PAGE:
Prior to windows, if a human being wanted to see what she was doing, she had to work outside. With the invention of the window came an increased tendency for humans to perform their labors removed from the immediate forces of Nature.
“So what,” you might say. “One can grind grains into flour just as effectively indoors as out.”
But one, as demonstrate so ably by architect Rafael Viñoly, cannot design skyscrapers as effectively indoors as out.
Viñoly, a famous architect, got even more famous this week when his London skyscraper became a solar oven and casseroled a couple of cars parked nearby.
The tower is a brickish thing that Frank Gehry might design if he were a tepid and uninteresting architect. One of the glass sides is slightly concave. This probably looked great indoors, sculpted from foamcore and ringed with Q-Tip trees and miniature… Minis.
Ah, but Viñoly had forgotten about the Sun, the center of our solar system, of which our planet is inextricably a part. When the Sun interacts with this shiny, concave surface, its energy is concentrated and redirected. This architecturally enhanced sunbeam has cooked substantial elements of a Jaguar and a delivery truck this week.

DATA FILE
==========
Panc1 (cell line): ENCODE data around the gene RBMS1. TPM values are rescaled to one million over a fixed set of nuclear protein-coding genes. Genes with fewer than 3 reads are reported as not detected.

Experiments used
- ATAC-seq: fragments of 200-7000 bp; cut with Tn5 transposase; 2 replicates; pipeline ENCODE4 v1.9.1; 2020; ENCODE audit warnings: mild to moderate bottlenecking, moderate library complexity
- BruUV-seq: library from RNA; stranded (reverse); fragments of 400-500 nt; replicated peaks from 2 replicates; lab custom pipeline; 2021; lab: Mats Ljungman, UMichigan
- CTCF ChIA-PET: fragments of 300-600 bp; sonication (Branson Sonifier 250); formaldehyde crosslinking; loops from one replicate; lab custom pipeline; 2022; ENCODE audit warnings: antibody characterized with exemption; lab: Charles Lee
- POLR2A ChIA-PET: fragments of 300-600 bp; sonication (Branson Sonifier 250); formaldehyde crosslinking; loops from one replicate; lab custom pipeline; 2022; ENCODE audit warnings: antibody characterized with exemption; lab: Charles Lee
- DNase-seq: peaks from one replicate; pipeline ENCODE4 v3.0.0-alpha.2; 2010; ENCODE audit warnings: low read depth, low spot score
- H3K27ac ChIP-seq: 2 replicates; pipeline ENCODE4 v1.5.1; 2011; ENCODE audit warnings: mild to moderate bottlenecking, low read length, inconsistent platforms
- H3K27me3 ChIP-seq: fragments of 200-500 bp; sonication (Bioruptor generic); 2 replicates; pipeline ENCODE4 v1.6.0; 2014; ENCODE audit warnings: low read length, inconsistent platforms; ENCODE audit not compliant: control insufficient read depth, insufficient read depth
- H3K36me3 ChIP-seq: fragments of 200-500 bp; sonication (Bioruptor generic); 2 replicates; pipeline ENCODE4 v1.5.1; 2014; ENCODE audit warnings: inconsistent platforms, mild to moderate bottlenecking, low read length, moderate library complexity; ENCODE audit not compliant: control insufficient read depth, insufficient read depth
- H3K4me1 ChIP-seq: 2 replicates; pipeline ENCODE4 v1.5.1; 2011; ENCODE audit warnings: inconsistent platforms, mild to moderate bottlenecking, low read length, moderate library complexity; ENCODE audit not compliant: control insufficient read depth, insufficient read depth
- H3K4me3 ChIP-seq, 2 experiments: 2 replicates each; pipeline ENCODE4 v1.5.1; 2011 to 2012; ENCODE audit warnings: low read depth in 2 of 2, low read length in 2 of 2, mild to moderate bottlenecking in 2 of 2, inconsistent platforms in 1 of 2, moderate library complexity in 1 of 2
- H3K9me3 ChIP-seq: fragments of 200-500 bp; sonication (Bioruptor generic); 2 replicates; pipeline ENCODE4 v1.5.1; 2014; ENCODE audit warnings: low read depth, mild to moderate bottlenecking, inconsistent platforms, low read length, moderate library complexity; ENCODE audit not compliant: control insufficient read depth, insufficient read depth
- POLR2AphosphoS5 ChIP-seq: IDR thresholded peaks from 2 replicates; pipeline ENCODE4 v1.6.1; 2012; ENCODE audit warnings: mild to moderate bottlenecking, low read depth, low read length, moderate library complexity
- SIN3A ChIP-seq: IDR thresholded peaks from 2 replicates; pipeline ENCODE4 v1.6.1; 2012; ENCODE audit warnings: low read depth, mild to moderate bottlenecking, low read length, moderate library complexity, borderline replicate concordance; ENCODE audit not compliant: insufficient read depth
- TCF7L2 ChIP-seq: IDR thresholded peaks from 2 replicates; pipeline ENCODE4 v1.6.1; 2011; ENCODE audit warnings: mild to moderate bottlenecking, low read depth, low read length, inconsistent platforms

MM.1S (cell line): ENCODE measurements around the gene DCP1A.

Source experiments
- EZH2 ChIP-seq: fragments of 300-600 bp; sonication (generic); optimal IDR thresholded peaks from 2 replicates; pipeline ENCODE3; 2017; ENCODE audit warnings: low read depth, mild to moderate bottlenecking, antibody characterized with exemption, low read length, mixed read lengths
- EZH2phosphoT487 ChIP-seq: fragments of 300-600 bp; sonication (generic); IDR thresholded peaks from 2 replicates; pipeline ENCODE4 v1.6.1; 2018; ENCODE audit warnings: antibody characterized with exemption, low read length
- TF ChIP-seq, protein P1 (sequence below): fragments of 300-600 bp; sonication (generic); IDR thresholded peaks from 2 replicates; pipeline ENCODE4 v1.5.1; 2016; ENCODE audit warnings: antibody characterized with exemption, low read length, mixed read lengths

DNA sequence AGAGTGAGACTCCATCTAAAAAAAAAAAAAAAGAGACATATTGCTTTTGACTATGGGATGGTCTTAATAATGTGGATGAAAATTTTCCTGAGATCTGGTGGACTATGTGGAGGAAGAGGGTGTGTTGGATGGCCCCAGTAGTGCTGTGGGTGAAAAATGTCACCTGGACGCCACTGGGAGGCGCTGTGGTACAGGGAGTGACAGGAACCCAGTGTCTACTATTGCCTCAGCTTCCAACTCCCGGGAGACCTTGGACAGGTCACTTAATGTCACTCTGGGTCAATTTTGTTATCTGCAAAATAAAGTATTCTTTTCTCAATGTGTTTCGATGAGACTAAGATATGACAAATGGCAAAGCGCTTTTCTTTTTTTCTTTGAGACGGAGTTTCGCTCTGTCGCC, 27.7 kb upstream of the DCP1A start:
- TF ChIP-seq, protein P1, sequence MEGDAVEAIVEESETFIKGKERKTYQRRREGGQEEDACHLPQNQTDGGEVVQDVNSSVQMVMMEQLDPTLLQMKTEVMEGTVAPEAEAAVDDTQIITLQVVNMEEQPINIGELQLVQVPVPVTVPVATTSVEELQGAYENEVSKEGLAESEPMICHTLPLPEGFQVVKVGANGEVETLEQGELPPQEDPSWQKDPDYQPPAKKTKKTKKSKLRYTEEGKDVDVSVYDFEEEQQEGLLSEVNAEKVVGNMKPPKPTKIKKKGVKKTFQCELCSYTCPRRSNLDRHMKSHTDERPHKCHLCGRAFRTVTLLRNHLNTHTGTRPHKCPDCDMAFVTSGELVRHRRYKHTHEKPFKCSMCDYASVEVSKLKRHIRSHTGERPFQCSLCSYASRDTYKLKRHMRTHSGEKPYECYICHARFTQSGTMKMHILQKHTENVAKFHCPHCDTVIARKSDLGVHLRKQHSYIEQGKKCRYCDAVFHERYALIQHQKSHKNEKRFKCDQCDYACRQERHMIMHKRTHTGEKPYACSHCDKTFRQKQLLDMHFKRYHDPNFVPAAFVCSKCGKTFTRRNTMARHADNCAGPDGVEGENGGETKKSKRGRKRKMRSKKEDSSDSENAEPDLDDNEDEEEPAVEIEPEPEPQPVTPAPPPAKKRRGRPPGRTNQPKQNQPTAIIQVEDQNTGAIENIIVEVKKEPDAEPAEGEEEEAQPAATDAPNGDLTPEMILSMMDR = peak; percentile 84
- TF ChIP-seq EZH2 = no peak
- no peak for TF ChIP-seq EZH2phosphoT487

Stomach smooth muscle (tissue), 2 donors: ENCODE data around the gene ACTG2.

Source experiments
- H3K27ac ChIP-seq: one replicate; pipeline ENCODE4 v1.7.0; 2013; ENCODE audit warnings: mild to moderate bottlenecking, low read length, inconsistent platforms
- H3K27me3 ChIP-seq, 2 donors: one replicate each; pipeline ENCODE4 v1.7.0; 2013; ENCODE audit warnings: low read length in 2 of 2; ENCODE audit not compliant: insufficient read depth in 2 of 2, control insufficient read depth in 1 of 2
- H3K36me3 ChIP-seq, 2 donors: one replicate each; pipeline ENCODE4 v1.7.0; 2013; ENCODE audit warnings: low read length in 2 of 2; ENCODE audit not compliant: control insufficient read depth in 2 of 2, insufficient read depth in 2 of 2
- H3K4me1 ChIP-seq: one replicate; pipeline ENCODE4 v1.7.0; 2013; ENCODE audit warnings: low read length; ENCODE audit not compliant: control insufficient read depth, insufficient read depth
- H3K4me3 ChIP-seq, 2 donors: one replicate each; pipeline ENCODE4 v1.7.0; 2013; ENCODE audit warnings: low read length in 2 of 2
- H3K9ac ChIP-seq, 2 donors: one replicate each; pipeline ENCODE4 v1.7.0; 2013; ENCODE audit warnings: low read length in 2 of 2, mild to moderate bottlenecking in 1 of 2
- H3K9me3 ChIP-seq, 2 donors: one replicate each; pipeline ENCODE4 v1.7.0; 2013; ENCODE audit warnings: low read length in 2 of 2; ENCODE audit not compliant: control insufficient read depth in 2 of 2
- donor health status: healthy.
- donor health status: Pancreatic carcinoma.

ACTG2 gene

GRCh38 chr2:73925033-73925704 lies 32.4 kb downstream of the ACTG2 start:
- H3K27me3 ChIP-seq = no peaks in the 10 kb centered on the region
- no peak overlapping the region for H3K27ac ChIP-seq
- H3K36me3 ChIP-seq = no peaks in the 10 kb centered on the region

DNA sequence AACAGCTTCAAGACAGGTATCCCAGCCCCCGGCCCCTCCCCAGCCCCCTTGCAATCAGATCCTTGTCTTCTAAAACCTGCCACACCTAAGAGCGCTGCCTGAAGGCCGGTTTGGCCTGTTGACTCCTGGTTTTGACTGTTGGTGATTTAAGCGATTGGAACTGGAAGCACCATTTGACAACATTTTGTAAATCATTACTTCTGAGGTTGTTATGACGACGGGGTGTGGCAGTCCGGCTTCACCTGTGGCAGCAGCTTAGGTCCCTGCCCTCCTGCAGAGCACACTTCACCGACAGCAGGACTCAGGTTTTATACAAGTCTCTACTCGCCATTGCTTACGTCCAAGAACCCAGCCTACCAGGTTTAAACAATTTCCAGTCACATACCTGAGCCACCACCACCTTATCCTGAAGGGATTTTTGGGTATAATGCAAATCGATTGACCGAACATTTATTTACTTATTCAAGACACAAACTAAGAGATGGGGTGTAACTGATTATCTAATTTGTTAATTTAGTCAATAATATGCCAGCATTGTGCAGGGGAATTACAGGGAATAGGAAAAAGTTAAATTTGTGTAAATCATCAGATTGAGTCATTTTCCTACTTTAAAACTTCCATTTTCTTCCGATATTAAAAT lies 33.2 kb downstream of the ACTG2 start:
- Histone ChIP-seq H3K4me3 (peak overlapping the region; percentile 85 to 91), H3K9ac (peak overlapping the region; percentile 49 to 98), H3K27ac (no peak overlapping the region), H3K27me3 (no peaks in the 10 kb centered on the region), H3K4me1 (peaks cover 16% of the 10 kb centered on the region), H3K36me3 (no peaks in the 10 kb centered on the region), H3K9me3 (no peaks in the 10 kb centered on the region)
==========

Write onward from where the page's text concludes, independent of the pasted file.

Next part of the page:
(So I guess that’s another problem with windows. They can reflect, as well as transmit.)
I had to look him up, this man who forgot about the planet on which he plants his giant structures.
“My design philosophy is rooted in the development of architectural ideas that are powerful, distinctive, and relevant to the specifics of both program and context.” That’s what Wikipedia says he says.
“Architecture that is relevant to the specifics of context,” you say?
Context. It’s hard to hold onto, isn’t it? It is so easy to lose the forest for the trees. A million builders a year place houses in a way that fights the Sun instead of working with it. A billion humans a day leave open curtains that would cool their sweltering houses, were they only permitted to. We all lose track of the Context from time to time. Windows just make it that much easier.
Oh, this reminds me of one of my favorite places on earth: In Cappadocia, Turkey, people once carved cathedrals underground, where they could worship without interference from Infidels, Heathens, Persecutors, et al. They carved “windows” into the soft rock walls of these cave churches, and then applied “stained glass” made of fresco. The whole point of a window was subsumed, overwhelmed by the point of “pretty places where you paint Biblical Things.” Check out the row of “windows” high in this arched room.
My real estate business is over here: www.hannahholmes.net
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